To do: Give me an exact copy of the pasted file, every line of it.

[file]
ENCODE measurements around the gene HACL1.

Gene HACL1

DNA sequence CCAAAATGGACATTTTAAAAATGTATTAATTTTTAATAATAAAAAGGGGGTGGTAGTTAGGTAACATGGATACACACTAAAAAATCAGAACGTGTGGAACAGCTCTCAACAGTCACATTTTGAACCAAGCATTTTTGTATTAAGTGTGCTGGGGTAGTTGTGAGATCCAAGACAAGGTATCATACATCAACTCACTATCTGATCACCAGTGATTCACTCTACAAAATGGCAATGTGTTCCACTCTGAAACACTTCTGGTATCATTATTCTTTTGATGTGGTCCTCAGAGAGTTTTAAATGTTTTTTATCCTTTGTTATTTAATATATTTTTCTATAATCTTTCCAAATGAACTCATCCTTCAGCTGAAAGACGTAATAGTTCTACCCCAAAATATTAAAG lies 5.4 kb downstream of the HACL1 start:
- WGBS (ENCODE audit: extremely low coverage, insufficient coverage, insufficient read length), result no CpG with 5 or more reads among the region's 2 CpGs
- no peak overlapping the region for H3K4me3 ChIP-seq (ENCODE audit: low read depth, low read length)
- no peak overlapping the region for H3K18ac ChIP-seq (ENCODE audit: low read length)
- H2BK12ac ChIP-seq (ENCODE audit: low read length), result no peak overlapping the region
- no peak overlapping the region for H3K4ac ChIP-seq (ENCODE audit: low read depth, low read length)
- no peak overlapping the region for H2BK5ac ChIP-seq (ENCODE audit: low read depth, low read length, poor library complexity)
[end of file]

ENCODE measurements around the gene HACL1.

Gene HACL1

DNA sequence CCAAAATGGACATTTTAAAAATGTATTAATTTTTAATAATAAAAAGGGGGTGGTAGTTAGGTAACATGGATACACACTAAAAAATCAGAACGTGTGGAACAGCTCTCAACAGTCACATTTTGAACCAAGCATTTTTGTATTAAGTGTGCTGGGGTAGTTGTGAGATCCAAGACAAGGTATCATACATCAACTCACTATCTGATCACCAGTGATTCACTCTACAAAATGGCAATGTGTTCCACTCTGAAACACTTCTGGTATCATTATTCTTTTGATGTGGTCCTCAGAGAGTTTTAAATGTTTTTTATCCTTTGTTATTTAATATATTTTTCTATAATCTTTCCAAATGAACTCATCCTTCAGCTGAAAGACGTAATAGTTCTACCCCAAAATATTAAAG lies 5.4 kb downstream of the HACL1 start:
- WGBS (ENCODE audit: extremely low coverage, insufficient coverage, insufficient read length), result no CpG with 5 or more reads among the region's 2 CpGs
- no peak overlapping the region for H3K4me3 ChIP-seq (ENCODE audit: low read depth, low read length)
- no peak overlapping the region for H3K18ac ChIP-seq (ENCODE audit: low read length)
- H2BK12ac ChIP-seq (ENCODE audit: low read length), result no peak overlapping the region
- no peak overlapping the region for H3K4ac ChIP-seq (ENCODE audit: low read depth, low read length)
- no peak overlapping the region for H2BK5ac ChIP-seq (ENCODE audit: low read depth, low read length, poor library complexity)